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Tabell’s Market Letter – May 18, 1973

Tabell’s Market Letter – May 18, 1973

Tabell's Market Letter - May 18, 1973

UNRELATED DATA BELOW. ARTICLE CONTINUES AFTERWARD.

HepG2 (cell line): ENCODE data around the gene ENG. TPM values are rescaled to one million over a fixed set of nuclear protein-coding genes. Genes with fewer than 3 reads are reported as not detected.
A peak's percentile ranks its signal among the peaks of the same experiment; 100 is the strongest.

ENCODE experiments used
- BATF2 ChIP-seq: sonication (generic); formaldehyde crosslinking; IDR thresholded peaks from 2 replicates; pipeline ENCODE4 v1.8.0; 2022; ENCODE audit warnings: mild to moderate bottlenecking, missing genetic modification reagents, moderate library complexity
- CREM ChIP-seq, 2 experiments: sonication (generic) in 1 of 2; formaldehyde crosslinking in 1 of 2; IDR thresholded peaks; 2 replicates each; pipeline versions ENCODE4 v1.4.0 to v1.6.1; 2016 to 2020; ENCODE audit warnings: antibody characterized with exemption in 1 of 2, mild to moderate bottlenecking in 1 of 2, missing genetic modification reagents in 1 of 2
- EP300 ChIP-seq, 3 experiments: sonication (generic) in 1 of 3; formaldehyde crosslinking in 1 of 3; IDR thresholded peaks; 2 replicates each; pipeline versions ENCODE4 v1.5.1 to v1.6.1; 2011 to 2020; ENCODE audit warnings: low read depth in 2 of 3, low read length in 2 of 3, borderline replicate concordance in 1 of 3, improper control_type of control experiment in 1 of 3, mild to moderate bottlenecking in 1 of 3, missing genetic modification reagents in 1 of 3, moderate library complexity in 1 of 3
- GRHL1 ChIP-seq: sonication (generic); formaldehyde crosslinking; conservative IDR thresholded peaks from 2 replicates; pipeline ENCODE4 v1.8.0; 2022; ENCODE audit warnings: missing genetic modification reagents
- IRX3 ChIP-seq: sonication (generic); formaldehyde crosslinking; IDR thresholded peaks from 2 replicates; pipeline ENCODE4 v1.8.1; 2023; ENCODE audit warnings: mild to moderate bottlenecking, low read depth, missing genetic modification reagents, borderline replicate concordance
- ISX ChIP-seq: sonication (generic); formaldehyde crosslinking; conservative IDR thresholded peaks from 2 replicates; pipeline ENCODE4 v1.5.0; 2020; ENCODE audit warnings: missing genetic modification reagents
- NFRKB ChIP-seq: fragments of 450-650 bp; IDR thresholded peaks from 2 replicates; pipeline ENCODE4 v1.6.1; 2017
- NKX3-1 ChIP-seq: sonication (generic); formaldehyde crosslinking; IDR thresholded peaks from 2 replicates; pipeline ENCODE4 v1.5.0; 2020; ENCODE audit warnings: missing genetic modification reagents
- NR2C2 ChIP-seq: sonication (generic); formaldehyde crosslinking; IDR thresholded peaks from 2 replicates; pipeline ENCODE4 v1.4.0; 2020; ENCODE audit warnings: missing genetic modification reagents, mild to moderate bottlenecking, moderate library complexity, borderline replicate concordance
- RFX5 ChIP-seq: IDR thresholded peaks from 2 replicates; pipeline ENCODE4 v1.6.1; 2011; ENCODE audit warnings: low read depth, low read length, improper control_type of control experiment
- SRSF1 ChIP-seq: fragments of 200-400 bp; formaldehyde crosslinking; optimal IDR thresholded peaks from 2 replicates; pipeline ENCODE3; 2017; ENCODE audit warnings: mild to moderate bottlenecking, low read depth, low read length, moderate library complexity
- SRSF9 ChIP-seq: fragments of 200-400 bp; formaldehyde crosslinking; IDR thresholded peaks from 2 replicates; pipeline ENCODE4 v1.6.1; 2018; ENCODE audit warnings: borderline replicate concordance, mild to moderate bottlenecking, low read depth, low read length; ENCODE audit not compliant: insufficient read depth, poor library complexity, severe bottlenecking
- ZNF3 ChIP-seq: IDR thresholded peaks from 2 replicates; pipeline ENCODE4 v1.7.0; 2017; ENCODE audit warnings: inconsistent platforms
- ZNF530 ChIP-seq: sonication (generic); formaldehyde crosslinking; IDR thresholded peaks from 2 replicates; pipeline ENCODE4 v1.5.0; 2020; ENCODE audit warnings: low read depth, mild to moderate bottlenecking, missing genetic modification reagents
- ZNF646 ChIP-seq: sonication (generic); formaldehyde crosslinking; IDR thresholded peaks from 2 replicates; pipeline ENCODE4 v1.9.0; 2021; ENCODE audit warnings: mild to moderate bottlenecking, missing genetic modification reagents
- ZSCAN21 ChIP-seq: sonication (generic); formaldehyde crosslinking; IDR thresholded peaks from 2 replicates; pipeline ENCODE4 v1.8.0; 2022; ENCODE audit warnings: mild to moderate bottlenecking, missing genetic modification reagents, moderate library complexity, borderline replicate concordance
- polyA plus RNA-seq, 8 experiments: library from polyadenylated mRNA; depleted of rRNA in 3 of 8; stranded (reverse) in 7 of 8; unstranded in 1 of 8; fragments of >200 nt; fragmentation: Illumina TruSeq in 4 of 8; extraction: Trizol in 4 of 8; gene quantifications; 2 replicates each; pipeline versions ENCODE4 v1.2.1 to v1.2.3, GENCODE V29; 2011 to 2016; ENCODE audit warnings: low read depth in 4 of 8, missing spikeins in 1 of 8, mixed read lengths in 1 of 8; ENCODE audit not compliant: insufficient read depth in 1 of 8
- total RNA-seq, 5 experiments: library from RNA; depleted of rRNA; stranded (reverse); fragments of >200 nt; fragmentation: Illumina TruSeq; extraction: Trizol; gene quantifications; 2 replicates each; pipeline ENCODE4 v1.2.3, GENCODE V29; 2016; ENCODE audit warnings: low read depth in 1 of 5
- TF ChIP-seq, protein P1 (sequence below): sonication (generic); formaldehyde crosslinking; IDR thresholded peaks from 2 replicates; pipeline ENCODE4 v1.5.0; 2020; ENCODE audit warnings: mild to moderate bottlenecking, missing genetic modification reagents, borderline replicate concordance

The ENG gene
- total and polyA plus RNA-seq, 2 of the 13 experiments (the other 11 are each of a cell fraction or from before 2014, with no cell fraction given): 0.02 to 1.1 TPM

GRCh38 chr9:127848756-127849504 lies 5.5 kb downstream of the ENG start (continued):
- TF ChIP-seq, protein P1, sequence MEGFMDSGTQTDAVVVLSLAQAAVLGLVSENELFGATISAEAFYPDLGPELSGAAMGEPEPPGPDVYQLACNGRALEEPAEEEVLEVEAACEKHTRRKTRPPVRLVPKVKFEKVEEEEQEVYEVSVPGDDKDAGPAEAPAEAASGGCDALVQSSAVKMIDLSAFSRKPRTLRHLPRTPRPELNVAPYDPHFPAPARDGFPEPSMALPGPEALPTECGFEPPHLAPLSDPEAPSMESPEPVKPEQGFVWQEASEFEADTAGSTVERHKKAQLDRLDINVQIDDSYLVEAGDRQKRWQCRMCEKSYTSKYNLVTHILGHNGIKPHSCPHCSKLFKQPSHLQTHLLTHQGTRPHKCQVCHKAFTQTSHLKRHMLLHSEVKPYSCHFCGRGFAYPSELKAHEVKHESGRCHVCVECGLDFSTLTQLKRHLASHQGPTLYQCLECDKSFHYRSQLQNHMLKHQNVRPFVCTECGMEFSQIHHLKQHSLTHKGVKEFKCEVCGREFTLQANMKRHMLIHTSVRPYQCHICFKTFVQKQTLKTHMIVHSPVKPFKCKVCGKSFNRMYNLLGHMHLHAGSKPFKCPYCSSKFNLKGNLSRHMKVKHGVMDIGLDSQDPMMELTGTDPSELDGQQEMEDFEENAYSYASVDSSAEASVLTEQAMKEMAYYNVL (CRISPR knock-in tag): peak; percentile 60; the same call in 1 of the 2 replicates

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TABELL'S MARKET LETTER 909 STATE ROAD, PRINCETON. NW JERSEY 08540 DIVISION OF MEMBER NEW YORK STOCK EXCHANGE, INC MEMBER AMERICAN STOCK EXCHANGE May 18, 1973 The five-month old downswing plunged to yet another new low early this week with Monday's t&'l9ingprducing.an,18;J)9int\!eyn il1he pognd a,cQntinuaji9non uesdi'lym()lning which brought the index below the 900 level for the first time since 'the market drop began.Tuesday-after- noon and Wednesday produced a fairly typical rebound, an intra-day peak of 927.83 being scored at mid-week. As has been the case in the recent past, however, this advance failed to follow through, and by the end of the week prices were again trending lower. Following the early rally, the words selling climax were being heard in a few quarters. By no stretch of the imagination could the claSSic technical definition of a selling climax be applied to Tuesday's and Wednesday's markets. Such action requires, among other things, a substantial increase in volume on both the downside and the upside, substantial being defined as a two-to- three-fold rise. Tuesday's advance in volume to 18 million shares from 13 million shares the previous day hardly qualifies. As any market decline begins to gather momentum, the basic question posed to the forecaster centers around how far it may be expected to go. Before answering this question in the present in- stance, it is perhaps best to back off and reexamine once more the longer-term stock market picture. Regular readers of this letter will be well aware that just about everything we have said about the stock market over the past 2 1/2 years has been within the context of a particular thesis— that the secular trend of the stock market can best be described by a broad, relatively flat trading range in terms of the major averages. We first expressed this view as early as January 1971 when we stated in this space, the equity market from 1942 until 1966 was buoyed by a secular uptrend advancing at the rate of about 9 a year on the Dow. Sure, there were bull markets and bear -.-'mbeaarrk'emtsaiwkeitthsi,nal.ththeo.fr'agmhepwaionfrki.oLsthhaotrtupatnrd.enqdu,ibkluYt trheecobveulel.dm-a-rkTheets;-we eire.rleoanfgevafnddendcyn-aamtiicJianed-mthomeen;- however, that the secular uptrend is no longer with us. Indeed, computed from 1966, the slope of the DJIA has been virtually zero. The most statistically accurate description of the market on average for the past five years is that it is a wide, flat trading channel. Nothing has happened in 2 1/2 years to change this view. If the market is, then, to hold within a trading range that range is, so far at least, defined by two pOints on the DJIA, the high of 1067.20 made early this year and the low of 631.16 scored on May 26, 1970. If we assume that the market is vulnerable to a return to the lower part of that range, the downside risk from these levels is substantial indeed. Unfortunately, the existence of such a risk is suggested by a number of technical factors. The most peSSimistic possible reading of the DJIA pattern indeed suggests a return to the 1970 low, and, as we suggested early this month, capitalizing the earnings of the Dow components at their lowest historical multiples would also suggest such an eventuality. There are, further, suffiCient poor technical patterns extant1D suggest that the risk of lower levels is a real one. Yet we are reluctant at this point to offer numbers as low as this as a forecast, and we feel compelled to suggest that, even were a decline of this magnitude to take place, that the stock market would not, throughout such a decline, be acting as badly as the averages would suggest. Our cumulative index, which we feel is much more descriptive of the average stock than is the DowortheS&P,was, at the end of this week, atalowof717.55vs. a 1970 low of 677.65. Quite clearly, for a great many stocks, the.process of correction back to-,or in.some cases SUb stantlally below–the lows of 1970 has already taken place. IUs in the higher-multiple, institutiona'- quality favorites where the largest gap between present prices and the lows of 1970 exists. It Is in these issues we feel, as our readers are well aware, that the risk is greatest. It must further be pointed out that, when talking about a trading range with a lower limit of 630, we are making allowances for conventional bull and bear markets within the context of that trading range. Certainly the market in the present instance is deeply oversold, and we would be willing to believe any evidence that pOinted to a intermediate-term rally were such evidence to manifest itself—which. it should be pointed out, since January it has consistently refused todo. Meanwhile, however, it seems to us the risk implicit in the apparent longer range pattern must be kept in mind. Dow-Jones Industrials (1200 p.m.) 900.21 S&P Comp (1200 p.m.) 104.37 AWTrk ANTHONY W. TABELL DELAFIELD, HARVEY. TAB ELL No stotement or expres(o of opinion or any other moiler here'n contolned IS, or IS to be deemed 10 be, directly or indirectly, On offer or the ollcltotlon of an offer to buy or sell any security referred to or menlloned The matter IS presented merely for the converlence of the subSCriber While we believe the sources of our information to be reliable, we In no way represent or guarantee the accuracy thereof nor of the statements mode herein Any aCTion 10 be laen by the subscriber should be based on hiS own InvesllgaTlon and Informallon Janney Mcntgomery Scott, Inc, as a corporation, and Its offlcrs or employees, may now hav, or may later take, positions or trades In respect to any secl,lrllles mentioned In ThiS or any future ISsue, and such position may be different from any views now or hereafter expressed In thiS or ony olher Issue Janney Montgomery Scali, Inc, which IS registered With the SEC as em InVestment adVisor, may give adVice to Its Investment adVISOry and othel ClJstamers Independently of any statements mode In thiS or In ony other Issue Further Information on any security mentioned herem IS available on request